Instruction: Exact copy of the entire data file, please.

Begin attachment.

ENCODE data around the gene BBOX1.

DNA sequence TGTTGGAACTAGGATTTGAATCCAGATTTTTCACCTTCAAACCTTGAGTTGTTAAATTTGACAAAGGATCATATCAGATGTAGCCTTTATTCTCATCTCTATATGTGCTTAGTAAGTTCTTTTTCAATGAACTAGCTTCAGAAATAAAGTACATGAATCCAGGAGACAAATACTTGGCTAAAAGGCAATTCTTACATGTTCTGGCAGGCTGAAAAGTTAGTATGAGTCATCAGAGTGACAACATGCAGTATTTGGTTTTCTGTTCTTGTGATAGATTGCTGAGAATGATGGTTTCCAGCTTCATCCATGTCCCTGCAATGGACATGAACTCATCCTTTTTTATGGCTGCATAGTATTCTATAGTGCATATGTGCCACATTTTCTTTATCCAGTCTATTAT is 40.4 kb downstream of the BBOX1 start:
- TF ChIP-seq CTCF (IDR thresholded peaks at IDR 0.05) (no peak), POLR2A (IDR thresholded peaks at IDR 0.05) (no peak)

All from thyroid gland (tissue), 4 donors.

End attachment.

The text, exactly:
ENCODE data around the gene BBOX1.

DNA sequence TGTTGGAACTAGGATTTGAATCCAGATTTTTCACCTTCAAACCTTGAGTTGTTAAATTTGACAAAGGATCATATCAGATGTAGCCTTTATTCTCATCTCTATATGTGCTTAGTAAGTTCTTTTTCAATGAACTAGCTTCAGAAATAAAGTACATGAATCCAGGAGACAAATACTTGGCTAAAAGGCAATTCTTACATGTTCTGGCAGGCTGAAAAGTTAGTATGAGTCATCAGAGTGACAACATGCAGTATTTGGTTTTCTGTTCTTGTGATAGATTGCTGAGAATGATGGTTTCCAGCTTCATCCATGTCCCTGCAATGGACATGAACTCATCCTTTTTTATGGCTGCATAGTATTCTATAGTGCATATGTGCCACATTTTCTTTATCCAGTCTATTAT is 40.4 kb downstream of the BBOX1 start:
- TF ChIP-seq CTCF (IDR thresholded peaks at IDR 0.05) (no peak), POLR2A (IDR thresholded peaks at IDR 0.05) (no peak)

All from thyroid gland (tissue), 4 donors.